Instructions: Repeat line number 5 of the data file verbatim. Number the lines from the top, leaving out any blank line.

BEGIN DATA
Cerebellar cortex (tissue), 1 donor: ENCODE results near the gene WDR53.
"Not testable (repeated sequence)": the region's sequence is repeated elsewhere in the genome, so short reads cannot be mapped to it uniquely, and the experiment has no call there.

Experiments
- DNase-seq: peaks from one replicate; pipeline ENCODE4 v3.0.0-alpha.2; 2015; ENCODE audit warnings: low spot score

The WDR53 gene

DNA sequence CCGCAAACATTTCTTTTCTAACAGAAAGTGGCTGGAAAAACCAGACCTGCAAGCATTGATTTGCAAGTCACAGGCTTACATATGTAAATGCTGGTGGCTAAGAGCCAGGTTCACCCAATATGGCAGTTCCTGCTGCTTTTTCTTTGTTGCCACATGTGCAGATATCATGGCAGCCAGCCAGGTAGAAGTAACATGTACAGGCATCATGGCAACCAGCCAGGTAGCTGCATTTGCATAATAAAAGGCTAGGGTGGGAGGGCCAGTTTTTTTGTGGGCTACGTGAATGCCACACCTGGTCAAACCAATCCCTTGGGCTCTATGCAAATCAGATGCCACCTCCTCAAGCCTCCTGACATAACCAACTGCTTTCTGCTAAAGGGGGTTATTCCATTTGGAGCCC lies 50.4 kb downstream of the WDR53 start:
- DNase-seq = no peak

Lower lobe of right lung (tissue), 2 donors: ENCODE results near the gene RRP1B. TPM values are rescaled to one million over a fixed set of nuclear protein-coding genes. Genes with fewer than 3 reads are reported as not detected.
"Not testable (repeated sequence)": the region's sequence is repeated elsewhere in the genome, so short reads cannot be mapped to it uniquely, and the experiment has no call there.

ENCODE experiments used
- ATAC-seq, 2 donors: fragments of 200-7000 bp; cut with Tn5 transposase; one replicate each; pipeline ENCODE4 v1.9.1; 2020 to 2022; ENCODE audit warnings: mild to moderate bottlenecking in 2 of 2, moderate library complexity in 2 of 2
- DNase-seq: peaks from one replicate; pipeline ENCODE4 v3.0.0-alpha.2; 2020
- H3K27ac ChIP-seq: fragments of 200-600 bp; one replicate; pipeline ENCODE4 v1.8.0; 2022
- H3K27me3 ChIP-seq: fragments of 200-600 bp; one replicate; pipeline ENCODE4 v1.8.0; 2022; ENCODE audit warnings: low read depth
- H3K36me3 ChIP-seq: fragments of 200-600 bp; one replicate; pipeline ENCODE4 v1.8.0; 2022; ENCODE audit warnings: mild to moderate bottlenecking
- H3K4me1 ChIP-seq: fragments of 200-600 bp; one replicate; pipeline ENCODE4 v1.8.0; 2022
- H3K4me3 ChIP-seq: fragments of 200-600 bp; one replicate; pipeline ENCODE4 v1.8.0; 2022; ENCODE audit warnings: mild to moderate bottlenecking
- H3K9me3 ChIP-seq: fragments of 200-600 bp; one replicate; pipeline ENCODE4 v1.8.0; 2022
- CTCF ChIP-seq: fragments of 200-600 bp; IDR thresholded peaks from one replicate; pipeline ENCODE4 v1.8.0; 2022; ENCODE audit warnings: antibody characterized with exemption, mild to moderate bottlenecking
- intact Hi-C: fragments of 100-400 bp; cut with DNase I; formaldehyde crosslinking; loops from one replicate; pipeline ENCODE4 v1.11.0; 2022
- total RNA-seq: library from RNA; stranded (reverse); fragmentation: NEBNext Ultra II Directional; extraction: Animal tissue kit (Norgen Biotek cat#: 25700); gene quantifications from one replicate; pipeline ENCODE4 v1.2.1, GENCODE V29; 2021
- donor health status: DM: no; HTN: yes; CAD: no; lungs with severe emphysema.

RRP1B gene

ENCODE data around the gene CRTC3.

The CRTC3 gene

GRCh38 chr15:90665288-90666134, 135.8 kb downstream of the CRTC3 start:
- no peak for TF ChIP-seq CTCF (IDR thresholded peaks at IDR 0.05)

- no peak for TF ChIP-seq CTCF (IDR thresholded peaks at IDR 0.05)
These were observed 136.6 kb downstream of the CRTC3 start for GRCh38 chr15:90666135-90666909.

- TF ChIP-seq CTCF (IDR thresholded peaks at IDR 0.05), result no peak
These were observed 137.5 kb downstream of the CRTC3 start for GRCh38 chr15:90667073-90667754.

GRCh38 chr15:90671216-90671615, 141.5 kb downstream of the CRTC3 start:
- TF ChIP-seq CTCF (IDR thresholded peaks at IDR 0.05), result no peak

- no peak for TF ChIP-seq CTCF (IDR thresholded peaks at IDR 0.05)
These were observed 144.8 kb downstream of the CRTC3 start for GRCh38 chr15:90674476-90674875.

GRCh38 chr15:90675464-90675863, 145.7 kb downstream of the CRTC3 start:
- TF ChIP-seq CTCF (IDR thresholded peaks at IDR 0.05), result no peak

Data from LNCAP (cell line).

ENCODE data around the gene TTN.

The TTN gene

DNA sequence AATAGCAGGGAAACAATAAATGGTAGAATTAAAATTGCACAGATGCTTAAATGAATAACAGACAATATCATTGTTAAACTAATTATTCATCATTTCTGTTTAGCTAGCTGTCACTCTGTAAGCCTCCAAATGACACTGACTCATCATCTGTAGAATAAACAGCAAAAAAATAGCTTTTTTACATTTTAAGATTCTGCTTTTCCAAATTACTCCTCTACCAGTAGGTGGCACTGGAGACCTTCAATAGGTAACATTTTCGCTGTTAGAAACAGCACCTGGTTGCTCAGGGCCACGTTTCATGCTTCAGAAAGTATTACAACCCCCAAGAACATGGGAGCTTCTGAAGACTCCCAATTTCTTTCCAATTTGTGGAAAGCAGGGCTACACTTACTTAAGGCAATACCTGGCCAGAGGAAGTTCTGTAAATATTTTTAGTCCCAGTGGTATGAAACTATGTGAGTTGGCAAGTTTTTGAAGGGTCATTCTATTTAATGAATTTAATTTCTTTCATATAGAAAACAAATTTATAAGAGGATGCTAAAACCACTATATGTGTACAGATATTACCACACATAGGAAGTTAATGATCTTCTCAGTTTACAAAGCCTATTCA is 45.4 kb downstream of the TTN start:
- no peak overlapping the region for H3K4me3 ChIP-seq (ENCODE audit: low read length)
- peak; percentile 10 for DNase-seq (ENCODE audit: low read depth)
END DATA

The WDR53 gene